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Washington Post Buys Microsoft's Webzine

By Howard Kurtz
Washington Post Staff Writer
Wednesday, December 22, 2004; Page C01

The Washington Post Co. said yesterday it is buying Slate in an effort to boost the media company's online traffic but does not plan any editorial changes at the eight-year-old Web magazine.

In announcing a deal to acquire Slate from Microsoft Corp. for an undisclosed sum, said to be in the millions of dollars, Post executives said they would keep Jacob Weisberg as editor and most of the 30-person staff.

_____Essential Background_____
Microsoft in Talks to Sell Highly Rated Online Magazine, Slate (The Washington Post, Jul 24, 2004)
Dear Diary: Today I Took Slate for a Ride (The Washington Post, Mar 11, 2002)
Michael Kinsley Is Logging Off As Editor Of Online Slate (The Washington Post, Feb 12, 2002)
Online Media: Old News? (The Washington Post, Feb 21, 2001)
Sites Find New Ways to Profit (The Washington Post, Feb 25, 1999)

Asked for reaction, Microsoft Chairman Bill Gates said by e-mail: "Mostly I'm really proud of Slate's pioneering role in online journalism, and confident it will continue to lead the way. As one of the early -- albeit minor -- participants in Slate's diary section, I'll always feel incredibly close to it -- and will definitely remain an avid fan and reader." He added: "Graduating to media ownership seemed the obvious next step for Slate, and I'm confident it will thrive wonderfully under The Post."

Weisberg pronounced himself "delighted" with the move. "Microsoft has been a great place for us for the last 8 1/2 years," he said, but "it was a tough place to develop our business because it wasn't a media company and doesn't want to be a media company. They're really big and we're really small. The joke was always that we're almost a rounding error, but a rounding error probably exaggerated our status."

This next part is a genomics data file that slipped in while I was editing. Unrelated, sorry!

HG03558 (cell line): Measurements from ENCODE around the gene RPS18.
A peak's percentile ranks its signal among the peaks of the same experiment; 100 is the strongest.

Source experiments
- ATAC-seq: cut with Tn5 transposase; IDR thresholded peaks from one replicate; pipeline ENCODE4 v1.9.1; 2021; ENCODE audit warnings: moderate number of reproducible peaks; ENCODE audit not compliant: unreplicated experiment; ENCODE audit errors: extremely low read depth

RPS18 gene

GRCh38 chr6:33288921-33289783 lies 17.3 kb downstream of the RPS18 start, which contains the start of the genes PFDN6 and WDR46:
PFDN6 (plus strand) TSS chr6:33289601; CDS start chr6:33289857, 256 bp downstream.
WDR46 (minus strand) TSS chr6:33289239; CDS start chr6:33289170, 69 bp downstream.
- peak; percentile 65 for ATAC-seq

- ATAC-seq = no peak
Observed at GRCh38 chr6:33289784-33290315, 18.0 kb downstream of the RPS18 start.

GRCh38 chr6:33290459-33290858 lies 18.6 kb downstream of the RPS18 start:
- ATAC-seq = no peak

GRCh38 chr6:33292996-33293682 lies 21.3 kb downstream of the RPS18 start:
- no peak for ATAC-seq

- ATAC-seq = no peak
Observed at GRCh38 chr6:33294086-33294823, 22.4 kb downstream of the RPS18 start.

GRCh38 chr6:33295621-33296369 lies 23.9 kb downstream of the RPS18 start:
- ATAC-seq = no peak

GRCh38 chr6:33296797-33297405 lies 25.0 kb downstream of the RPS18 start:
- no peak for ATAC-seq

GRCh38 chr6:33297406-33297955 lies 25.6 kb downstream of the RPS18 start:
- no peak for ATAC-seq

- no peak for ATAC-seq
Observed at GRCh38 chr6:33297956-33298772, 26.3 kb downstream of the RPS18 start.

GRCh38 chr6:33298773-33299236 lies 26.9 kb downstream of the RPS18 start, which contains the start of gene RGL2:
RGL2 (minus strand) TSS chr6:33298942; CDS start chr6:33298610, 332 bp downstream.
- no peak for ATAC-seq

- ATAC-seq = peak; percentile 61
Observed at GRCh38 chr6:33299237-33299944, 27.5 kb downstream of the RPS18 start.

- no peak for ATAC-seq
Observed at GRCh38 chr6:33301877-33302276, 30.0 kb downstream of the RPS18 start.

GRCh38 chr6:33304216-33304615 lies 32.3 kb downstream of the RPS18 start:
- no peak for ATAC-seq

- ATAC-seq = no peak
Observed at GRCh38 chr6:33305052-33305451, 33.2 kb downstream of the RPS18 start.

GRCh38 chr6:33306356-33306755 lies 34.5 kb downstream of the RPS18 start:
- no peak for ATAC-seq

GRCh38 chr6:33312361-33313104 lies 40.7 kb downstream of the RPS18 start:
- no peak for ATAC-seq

Ann McDaniel, a Post Co. vice president, said: "Our goal is not to in any way change Slate. We think it's important that it keep its personality. Over time, we hope to find a business model that will make money. You're not suddenly going to see a different kind of Slate."

Jeff Jarvis, who writes a blog called BuzzMachine.com and is president of Advance Publications' Internet arm, called the sale "a smart move" because "The Washington Post has been in many ways clever and smart about online. It will support Slate in a good environment that understands media in a way that Microsoft, God bless them, which tried many times, didn't." Had the sale fallen through, Jarvis said, Microsoft "wouldn't necessarily have been a happy home" for Slate once "they already tried to give you up for adoption and failed."

As if to underscore Slate's independence, the magazine ran a piece yesterday by media columnist Jack Shafer that criticized a front-page Washington Post series on the murders of new and expectant mothers. "I was glad to whack the new master one more time," Shafer said yesterday, adding that he plans to continue doing so and has found that the newspaper "has a remarkably thick skin" about criticism.

The Post reported in July that Microsoft was looking for a buyer and that the leading contenders were The Post Co. and the New York Times Co. The Times did pursue a possible deal, according to people familiar with the matter. The Post's Web site already has an alliance with MSNBC.com, which is partly owned by Microsoft, and former Microsoft executive Melinda Gates, the wife of the company's founder, was named to the Post Co. board in September.

Cliff Sloan, general counsel of Washingtonpost.Newsweek Interactive, will become publisher of the money-losing magazine when the deal takes effect next month.

Scott Moore, general manager of MSN Network Experience, called the sale "bittersweet," saying: "It's a little like seeing your kid go off to college." But Microsoft now has "a mass-market publishing strategy," he said, and "Slate is more of a niche publication. Slate wasn't going to get as much attention as it really deserved."


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